“No truth can cure the sorrow we feel from losing a loved one. No truth, no sincerity, no strength, no kindness can cure that sorrow. All we can do is see through to the end and learn something from it, but what we learn will be no help in facing the next sorrow that comes to us without warning.”

― Haruki Murakami, Norwegian Wood

I am a person who greets loss, sorrow, and grief like an old friend. I’ve been accustomed to days and nights of throbbing pain which pierced through the deepest core of my heart, tightening my chest and draining my tears. A pain that can’t be felt physically, but the one who tormented the soul. The pain is so agonizing it drained you mentally.

My first acquaintance with loss, sorrow, and grief was 10 years ago and afterwards my old pal been coming back several times. Bringing backs the same familiar pain. I lost a dad when I was 12 years old, and then I lost a grandma when I was 20 years old. Both experiences lingered to me like a ghost of an elderly aunt that I can’t shoo away. Years passed and nothing has changed. I keep on carrying a hidden sorrow that will never go away no matter how much life has changed rapidly over the course of years. Every time I remembered them, a well-known feeling permeated through my whole body. Ever wonder how it feels? Well it feels like someone grabs your heart and squeezes it so hard it puts you in a terrible aching pain. A pain so acute I can’t do anything, my mind goes blank and tears no matter how hard I held back, will come rolling down my face.

And then you came into my life, I will never feel sure of what happened back then but I hold dear the belief that we were connected, even until it fell apart. I hadn’t known what love was. I was young and naïve, and it was the first time I put someone else’s needs and wants before me. There were occasions, a lot of times, when I would give you the world hadn’t you asked for it. Nevertheless, it is a terrible act to love someone intensely that you forgot to love yourself. We were two lost soul floating in the in-between, holding back to naïvety and pushing aside all consequences. Selfish but nevertheless idyllic kind of love, and we were drowning in it, feeding each other with nothing but love, love, and love.

But I lost you.

And life spiralled down. Or rather, life is gone for I didn’t really have anything outside you in my life at that moment. You were my life. You were the fragment of my soul and in the event of our separation, I lost myself.

Before you, I thought that loss means losing a loved one to the Divine, as in passed away. But you were still living, and I still living. We are both living but I felt like one of us was dying. As Junot Diaz put it in his book, A Brief Wondrous Life of Oscar Wao, you were the kind of person that God gives me so young that I will know loss for the rest of my life. I’m acquainted with loss from death but not from separation. Nonetheless, the pain felt the same. There were days when I lost my appetite and cried every night to sleep. Papa, Oma, and you were the person with whom I shared my fragment of soul with. Of course, the pain is agonizing.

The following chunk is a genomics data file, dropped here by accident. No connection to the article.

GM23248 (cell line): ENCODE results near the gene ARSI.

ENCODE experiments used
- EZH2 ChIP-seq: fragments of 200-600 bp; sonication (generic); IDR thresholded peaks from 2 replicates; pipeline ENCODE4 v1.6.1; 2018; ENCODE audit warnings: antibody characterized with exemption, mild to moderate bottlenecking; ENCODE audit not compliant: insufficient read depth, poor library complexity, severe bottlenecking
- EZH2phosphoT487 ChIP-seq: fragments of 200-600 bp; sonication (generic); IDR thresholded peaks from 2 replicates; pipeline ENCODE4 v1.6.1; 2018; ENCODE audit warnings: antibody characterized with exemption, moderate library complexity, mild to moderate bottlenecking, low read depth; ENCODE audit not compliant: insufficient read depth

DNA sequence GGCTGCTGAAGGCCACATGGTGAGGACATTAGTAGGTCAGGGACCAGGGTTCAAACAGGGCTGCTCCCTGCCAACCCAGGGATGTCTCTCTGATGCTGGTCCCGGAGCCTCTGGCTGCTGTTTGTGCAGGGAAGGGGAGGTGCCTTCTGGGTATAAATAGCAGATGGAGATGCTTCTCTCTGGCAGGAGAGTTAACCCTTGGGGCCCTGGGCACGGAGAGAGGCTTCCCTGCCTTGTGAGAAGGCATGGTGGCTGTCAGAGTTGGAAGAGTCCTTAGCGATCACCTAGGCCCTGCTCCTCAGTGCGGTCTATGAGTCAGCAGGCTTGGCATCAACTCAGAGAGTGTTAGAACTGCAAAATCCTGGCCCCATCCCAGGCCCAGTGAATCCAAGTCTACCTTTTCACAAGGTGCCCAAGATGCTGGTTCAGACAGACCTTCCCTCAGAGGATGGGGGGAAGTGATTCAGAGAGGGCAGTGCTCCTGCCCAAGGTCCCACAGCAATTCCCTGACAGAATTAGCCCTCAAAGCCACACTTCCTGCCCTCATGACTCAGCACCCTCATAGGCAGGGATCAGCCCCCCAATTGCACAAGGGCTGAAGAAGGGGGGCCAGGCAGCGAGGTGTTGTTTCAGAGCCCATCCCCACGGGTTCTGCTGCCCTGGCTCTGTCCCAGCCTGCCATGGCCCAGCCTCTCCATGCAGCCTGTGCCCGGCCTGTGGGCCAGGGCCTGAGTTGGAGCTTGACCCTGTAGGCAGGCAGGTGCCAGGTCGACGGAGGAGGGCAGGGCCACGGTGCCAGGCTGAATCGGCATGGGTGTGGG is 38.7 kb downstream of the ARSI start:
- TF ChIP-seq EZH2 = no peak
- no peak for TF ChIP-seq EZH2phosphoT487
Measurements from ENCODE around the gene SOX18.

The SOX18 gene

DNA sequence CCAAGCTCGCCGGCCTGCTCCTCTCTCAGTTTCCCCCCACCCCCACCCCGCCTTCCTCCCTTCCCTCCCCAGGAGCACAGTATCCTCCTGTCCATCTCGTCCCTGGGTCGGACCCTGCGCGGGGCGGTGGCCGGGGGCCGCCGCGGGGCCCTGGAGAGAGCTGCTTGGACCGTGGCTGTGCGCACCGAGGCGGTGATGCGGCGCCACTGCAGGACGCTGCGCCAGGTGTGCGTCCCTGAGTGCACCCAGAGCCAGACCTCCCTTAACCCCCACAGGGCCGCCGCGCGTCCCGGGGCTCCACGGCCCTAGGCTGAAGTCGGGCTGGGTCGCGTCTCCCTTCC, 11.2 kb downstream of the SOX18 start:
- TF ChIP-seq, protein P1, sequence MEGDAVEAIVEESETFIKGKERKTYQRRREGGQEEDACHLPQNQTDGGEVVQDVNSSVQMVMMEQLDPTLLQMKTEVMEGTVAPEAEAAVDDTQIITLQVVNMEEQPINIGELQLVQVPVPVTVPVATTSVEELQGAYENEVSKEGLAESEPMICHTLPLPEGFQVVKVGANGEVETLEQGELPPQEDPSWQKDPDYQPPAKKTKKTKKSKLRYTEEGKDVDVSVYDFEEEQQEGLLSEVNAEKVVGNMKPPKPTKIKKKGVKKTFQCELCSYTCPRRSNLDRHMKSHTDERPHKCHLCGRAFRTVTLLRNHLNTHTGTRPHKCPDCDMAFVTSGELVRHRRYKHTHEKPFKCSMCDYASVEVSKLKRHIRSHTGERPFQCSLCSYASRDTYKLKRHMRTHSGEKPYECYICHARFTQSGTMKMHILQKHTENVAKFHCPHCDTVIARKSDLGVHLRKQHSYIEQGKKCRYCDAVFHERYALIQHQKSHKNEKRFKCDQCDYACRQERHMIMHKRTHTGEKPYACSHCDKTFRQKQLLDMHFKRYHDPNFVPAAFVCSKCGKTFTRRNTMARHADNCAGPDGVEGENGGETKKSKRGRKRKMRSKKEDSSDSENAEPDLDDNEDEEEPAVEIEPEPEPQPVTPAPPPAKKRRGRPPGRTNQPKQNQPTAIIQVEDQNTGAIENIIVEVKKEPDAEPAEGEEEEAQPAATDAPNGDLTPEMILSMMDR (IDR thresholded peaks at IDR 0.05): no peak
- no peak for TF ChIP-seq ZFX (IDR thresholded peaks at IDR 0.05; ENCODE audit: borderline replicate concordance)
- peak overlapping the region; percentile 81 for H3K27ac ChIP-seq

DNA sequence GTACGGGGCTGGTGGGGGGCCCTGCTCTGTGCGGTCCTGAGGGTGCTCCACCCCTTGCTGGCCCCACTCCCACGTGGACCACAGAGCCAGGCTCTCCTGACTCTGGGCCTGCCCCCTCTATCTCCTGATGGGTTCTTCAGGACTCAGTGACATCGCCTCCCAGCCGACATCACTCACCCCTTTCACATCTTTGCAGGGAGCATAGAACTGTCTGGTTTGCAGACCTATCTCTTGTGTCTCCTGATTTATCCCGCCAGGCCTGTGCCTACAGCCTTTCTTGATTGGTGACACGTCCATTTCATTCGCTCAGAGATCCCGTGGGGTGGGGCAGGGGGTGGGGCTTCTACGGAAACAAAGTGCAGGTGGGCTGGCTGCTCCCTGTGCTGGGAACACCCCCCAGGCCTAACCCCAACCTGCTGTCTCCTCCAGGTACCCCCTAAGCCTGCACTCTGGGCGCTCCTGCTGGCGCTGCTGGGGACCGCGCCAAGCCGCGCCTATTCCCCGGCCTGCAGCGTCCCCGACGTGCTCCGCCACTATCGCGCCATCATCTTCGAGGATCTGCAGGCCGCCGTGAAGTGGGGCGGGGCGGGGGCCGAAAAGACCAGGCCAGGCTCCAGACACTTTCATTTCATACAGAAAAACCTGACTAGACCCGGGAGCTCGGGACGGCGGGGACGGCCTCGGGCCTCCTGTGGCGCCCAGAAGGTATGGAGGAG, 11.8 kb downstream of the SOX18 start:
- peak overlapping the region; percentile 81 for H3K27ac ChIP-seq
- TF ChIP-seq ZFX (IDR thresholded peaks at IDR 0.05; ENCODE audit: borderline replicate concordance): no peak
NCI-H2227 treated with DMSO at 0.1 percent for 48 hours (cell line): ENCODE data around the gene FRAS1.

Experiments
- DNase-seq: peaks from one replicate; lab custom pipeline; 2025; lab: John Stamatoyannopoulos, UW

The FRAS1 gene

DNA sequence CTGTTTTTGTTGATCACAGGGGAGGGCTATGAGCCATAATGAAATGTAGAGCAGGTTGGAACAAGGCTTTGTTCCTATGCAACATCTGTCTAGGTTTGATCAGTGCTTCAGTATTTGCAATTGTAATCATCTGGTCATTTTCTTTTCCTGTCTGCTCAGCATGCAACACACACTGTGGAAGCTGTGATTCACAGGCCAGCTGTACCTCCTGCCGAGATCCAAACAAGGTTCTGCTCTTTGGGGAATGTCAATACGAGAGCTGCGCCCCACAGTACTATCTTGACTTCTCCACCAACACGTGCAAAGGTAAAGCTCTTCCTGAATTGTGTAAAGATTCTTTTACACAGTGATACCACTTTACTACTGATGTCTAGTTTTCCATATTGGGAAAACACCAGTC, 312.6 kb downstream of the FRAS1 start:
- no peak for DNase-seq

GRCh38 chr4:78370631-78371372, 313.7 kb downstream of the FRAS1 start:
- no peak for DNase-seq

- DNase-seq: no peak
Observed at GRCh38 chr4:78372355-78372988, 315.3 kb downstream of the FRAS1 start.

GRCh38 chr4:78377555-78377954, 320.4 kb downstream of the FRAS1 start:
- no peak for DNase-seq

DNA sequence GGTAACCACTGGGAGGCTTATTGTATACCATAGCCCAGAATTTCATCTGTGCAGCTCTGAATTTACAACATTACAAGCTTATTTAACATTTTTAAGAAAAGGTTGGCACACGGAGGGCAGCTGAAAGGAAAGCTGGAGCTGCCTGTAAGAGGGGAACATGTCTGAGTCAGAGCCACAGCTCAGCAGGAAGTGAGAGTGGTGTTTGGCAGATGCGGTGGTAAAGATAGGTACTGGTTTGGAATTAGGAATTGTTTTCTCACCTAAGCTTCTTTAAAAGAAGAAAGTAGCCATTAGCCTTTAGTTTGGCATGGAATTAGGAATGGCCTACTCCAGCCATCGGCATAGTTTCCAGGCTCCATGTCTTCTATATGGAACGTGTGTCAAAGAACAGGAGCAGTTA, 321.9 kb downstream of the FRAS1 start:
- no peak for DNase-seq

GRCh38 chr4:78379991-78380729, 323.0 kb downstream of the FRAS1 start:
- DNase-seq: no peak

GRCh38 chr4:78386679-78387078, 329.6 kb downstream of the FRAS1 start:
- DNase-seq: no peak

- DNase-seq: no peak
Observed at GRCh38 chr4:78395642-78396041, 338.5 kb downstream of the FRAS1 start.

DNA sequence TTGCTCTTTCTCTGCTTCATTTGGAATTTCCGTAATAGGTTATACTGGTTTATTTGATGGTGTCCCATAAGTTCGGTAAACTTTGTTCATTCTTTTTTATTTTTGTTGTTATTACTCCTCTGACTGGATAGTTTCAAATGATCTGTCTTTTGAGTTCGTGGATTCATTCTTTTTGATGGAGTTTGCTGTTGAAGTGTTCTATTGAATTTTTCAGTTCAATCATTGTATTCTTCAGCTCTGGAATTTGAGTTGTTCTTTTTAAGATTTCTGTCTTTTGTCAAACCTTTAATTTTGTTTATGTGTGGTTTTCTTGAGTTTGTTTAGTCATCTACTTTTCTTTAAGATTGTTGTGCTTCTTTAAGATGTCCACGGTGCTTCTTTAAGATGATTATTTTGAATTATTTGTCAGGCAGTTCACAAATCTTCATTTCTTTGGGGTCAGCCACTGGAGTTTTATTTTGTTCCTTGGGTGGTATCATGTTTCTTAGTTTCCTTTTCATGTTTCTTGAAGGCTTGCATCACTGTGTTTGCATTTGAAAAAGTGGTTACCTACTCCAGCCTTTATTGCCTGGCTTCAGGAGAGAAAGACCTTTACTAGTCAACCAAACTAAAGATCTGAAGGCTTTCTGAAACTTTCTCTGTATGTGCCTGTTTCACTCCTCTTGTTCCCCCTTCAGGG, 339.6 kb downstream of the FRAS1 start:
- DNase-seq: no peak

And pain, this kind of pain, is incurable. I am forever bounded to be a person who is saddened by the fact that I’ve known how it feels to lose someone. To become eaten by grief and sorrow and yet I will never be prepared when it comes back to greet me. There’s no way to prepare or to escape it.

When I think of it now and then, I feel ridiculous for having invested that much love for one person. It is true to say that falling in love is indeed like handing a gun to a stranger and trust them not to pull a trigger to us. Though now I’ve lost every feeling that I have for you, you remain a big part of my life because with that loss I experienced with you. I’ve grown up.

We have a bitter history filled with melodramatic situations and though I will keep on regretting our unpleasant ending and our relationship, but I am thankful for all the lessons in life that you have taught me. I won’t be who I am currently if I didn’t go through this painful moments with you. And for that, I am thankful. For that, I am grateful to God for putting you into my life, not because of our tender moments but rather thanks to our painful moments toward the end of our separation.

One thing I learn from losing a loved one is: the pain will never go away. I will forever carry it with me like some sort of disease and the disease will always be immune to any kind of antibody. Nevertheless, the disease help me, in a sort of strange way the disease shapes me into a person that I am today. Buddha and Haruki Murakami said that pain is inevitable, and it is indeed inescapable, but suffering? It‘s optional, I can suffer but I will never let it bring me down, I will let the pain to strengthen me. There‘re always two sides in everything, and I will always choose to become the person who took the bright, sparkling sight. No matter how ludicrous and overly optimistic I might sound.





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2 Responses

  1. Anonymous says:

    Geez, you are really good when it comes to writing stuffs like this. A little reminder: We share the same soul, we share the same feeling, we share the same ‘disease’, therefore we share the same pain. You are not alone after all.

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